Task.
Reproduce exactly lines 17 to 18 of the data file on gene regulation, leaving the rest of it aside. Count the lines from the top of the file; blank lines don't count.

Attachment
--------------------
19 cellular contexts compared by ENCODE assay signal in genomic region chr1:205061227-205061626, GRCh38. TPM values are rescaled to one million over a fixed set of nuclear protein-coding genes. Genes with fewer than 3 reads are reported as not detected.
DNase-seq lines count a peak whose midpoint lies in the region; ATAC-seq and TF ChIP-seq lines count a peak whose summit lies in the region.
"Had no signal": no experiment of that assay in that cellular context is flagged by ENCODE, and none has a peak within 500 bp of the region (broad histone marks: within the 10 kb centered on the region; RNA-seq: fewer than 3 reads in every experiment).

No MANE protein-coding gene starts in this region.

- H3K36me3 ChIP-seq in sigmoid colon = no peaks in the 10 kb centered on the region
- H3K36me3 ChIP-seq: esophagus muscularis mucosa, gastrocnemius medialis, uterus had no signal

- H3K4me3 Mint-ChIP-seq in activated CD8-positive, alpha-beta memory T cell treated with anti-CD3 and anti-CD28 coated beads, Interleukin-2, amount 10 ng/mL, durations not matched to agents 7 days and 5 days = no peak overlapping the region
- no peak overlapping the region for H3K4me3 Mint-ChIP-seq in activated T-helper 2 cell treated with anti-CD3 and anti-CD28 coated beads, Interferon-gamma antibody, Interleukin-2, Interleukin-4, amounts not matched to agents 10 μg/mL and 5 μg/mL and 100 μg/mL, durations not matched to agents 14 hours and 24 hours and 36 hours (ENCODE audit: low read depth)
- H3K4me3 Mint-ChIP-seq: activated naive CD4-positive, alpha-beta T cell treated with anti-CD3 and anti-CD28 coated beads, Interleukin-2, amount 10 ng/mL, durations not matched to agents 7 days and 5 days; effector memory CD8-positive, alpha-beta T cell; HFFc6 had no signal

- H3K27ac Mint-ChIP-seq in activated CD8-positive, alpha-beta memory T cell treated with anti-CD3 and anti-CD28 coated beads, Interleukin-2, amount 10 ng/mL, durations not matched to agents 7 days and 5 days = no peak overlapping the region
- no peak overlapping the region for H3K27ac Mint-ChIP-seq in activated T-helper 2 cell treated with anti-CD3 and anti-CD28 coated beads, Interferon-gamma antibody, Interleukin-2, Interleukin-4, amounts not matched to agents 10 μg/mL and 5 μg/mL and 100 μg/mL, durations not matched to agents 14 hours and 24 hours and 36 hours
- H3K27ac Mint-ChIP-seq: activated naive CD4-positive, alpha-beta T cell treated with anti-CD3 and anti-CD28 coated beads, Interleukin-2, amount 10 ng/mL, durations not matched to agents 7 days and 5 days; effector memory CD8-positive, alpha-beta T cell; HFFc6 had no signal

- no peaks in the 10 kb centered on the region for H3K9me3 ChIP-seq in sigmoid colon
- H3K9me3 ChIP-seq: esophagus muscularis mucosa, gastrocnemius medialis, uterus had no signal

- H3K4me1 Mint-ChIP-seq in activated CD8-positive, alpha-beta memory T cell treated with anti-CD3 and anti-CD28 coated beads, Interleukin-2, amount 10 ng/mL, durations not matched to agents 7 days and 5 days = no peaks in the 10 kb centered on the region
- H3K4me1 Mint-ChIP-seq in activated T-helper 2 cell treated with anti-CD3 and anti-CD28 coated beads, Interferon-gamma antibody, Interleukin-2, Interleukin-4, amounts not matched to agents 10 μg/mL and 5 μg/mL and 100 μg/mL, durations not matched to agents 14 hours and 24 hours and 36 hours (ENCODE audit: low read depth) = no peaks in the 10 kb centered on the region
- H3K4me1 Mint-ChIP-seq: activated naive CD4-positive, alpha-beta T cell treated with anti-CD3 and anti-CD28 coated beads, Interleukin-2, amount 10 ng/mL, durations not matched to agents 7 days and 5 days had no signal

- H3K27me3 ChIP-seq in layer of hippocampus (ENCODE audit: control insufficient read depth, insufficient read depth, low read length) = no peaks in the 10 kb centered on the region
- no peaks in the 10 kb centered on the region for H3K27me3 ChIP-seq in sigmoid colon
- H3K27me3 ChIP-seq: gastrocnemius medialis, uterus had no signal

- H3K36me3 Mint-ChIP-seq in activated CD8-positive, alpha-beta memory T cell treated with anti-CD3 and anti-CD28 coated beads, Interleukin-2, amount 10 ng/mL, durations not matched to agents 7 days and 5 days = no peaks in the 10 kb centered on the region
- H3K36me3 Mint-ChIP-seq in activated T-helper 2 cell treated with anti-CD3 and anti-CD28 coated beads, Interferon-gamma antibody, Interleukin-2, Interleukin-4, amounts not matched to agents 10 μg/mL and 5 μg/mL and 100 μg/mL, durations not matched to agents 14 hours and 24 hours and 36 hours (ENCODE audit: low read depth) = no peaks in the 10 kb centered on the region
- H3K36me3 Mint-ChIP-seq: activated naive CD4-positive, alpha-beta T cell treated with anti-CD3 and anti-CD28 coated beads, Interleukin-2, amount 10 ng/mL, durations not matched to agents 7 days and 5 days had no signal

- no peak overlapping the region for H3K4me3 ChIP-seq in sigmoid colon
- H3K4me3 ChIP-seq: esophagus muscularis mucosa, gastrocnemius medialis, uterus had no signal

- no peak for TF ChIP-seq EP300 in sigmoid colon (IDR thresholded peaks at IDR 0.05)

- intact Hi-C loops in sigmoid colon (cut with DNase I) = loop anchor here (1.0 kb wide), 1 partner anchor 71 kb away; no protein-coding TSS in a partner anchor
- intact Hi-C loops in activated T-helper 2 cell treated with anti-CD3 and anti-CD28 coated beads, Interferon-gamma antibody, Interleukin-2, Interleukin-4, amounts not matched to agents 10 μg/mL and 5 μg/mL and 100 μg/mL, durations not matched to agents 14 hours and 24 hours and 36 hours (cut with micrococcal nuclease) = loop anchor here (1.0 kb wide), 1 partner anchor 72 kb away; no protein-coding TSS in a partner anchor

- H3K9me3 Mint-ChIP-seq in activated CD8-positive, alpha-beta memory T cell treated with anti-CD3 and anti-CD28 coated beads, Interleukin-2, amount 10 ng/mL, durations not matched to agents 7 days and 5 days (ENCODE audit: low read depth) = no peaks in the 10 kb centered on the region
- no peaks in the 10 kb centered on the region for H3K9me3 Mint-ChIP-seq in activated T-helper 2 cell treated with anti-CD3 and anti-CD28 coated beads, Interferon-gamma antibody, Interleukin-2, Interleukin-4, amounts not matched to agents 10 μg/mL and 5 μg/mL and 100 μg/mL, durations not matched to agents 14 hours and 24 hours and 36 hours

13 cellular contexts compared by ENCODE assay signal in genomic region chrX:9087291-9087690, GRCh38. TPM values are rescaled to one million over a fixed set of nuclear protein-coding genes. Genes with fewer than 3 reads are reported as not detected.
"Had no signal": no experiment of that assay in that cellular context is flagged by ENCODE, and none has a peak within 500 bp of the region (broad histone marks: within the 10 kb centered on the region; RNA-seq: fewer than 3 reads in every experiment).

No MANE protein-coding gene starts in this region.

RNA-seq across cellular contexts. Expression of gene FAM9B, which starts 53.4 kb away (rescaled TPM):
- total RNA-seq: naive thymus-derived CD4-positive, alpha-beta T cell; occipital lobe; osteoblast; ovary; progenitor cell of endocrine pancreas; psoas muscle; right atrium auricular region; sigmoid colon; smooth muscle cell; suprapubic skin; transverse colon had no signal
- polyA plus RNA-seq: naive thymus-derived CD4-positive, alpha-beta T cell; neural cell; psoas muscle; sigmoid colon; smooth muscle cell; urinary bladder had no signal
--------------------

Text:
- H3K4me1 Mint-ChIP-seq: activated naive CD4-positive, alpha-beta T cell treated with anti-CD3 and anti-CD28 coated beads, Interleukin-2, amount 10 ng/mL, durations not matched to agents 7 days and 5 days had no signal

- H3K27me3 ChIP-seq in layer of hippocampus (ENCODE audit: control insufficient read depth, insufficient read depth, low read length) = no peaks in the 10 kb centered on the region